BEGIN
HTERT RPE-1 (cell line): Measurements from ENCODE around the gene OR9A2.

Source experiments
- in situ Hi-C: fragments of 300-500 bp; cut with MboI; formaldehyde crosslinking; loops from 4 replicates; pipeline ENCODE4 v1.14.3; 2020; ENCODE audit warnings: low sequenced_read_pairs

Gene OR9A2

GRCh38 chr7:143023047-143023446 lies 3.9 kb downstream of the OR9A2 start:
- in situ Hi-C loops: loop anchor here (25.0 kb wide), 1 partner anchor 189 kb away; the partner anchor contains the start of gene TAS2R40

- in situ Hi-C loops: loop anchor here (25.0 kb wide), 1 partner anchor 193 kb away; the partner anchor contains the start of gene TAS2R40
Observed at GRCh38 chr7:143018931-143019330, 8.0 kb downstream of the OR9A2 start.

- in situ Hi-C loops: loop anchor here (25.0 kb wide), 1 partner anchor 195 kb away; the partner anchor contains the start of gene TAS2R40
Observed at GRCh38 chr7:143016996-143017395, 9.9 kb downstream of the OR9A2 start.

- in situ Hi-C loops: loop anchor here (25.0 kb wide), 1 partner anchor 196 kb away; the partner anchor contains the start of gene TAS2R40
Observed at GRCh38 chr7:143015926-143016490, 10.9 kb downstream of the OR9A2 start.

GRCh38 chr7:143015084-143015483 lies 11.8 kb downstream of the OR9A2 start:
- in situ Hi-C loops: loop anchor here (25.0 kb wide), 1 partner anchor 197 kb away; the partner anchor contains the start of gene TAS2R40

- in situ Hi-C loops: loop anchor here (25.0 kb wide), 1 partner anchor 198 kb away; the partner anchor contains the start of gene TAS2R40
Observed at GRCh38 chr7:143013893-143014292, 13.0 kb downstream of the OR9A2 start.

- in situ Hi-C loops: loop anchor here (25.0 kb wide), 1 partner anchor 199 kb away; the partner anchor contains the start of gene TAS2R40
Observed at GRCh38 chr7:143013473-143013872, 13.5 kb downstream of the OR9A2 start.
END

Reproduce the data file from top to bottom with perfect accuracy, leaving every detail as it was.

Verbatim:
HTERT RPE-1 (cell line): Measurements from ENCODE around the gene OR9A2.

Source experiments
- in situ Hi-C: fragments of 300-500 bp; cut with MboI; formaldehyde crosslinking; loops from 4 replicates; pipeline ENCODE4 v1.14.3; 2020; ENCODE audit warnings: low sequenced_read_pairs

Gene OR9A2

GRCh38 chr7:143023047-143023446 lies 3.9 kb downstream of the OR9A2 start:
- in situ Hi-C loops: loop anchor here (25.0 kb wide), 1 partner anchor 189 kb away; the partner anchor contains the start of gene TAS2R40

- in situ Hi-C loops: loop anchor here (25.0 kb wide), 1 partner anchor 193 kb away; the partner anchor contains the start of gene TAS2R40
Observed at GRCh38 chr7:143018931-143019330, 8.0 kb downstream of the OR9A2 start.

- in situ Hi-C loops: loop anchor here (25.0 kb wide), 1 partner anchor 195 kb away; the partner anchor contains the start of gene TAS2R40
Observed at GRCh38 chr7:143016996-143017395, 9.9 kb downstream of the OR9A2 start.

- in situ Hi-C loops: loop anchor here (25.0 kb wide), 1 partner anchor 196 kb away; the partner anchor contains the start of gene TAS2R40
Observed at GRCh38 chr7:143015926-143016490, 10.9 kb downstream of the OR9A2 start.

GRCh38 chr7:143015084-143015483 lies 11.8 kb downstream of the OR9A2 start:
- in situ Hi-C loops: loop anchor here (25.0 kb wide), 1 partner anchor 197 kb away; the partner anchor contains the start of gene TAS2R40

- in situ Hi-C loops: loop anchor here (25.0 kb wide), 1 partner anchor 198 kb away; the partner anchor contains the start of gene TAS2R40
Observed at GRCh38 chr7:143013893-143014292, 13.0 kb downstream of the OR9A2 start.

- in situ Hi-C loops: loop anchor here (25.0 kb wide), 1 partner anchor 199 kb away; the partner anchor contains the start of gene TAS2R40
Observed at GRCh38 chr7:143013473-143013872, 13.5 kb downstream of the OR9A2 start.